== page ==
28 November 2013
How do Hermia and Helena alter and connect in their approach to love and courtship?
“Two lovely berries moulded on to one stem/ so with two seeming bodies but one heart…..” In William Shakespeare’s A Midsummer Night’s Dream Helena confronts Hermia to remind her once again of their relationship. A Midsummer Night’s Dream is a play about the two Athenian couples who constantly run through the course of true love. In this play Helena and Hermia are the two characters that have found their true lovers but are running through obstacles that prevent them to be with their loves. Hermia who is in love with Lysander has to go against the will of her Father Eugeus, while Helena has yet to make her love that is Demetrius fall in love with her. The whole play twists around the lovers and the way they approach to love and courtship. Although Hermia and Helena are both willing to risk honour for true love; in truth Hermia is confident in her approach to courtship while Helena lacks self-esteem.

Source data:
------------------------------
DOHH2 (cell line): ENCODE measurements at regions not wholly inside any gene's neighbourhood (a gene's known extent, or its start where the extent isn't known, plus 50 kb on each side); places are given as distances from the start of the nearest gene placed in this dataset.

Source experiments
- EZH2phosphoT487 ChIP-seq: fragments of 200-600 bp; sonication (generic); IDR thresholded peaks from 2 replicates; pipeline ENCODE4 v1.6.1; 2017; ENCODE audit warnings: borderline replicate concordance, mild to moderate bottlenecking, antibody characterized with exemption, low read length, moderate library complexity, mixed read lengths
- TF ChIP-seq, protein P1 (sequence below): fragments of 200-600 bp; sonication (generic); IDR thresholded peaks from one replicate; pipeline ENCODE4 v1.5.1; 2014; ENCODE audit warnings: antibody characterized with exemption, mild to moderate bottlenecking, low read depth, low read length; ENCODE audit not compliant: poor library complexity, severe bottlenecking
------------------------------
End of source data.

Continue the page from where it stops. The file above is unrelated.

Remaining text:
Hermia and Helena are both willing to risk their honour for their true loves. For example Hermia is risking her honour by running away with her true love Lysander:
My good Lysander,
I swear to thee by Cupid’s strongest bow,
By his best arrow with the golden head,
By the simplicity of Venus’ doves……..
By all vows that ever men have broke
(In number more than ever women spoke),
In that same place thou hast appointed me,
Tomorrow truly will I meet thee. (1.1.169-178)
Hermia vows upon the strongest symbols of love such as Cupid’s strongest bow, and Venus’ doves as her promise to meet Lysander at the place where they’ll elope. Hermia is risking her reputation by running away with Lysander, because she leaves the city with a person who she loves and trusts but is not married to, so therefore the society may consider her act as a disappointing example for other civilians. While Hermia is willing to risk her...
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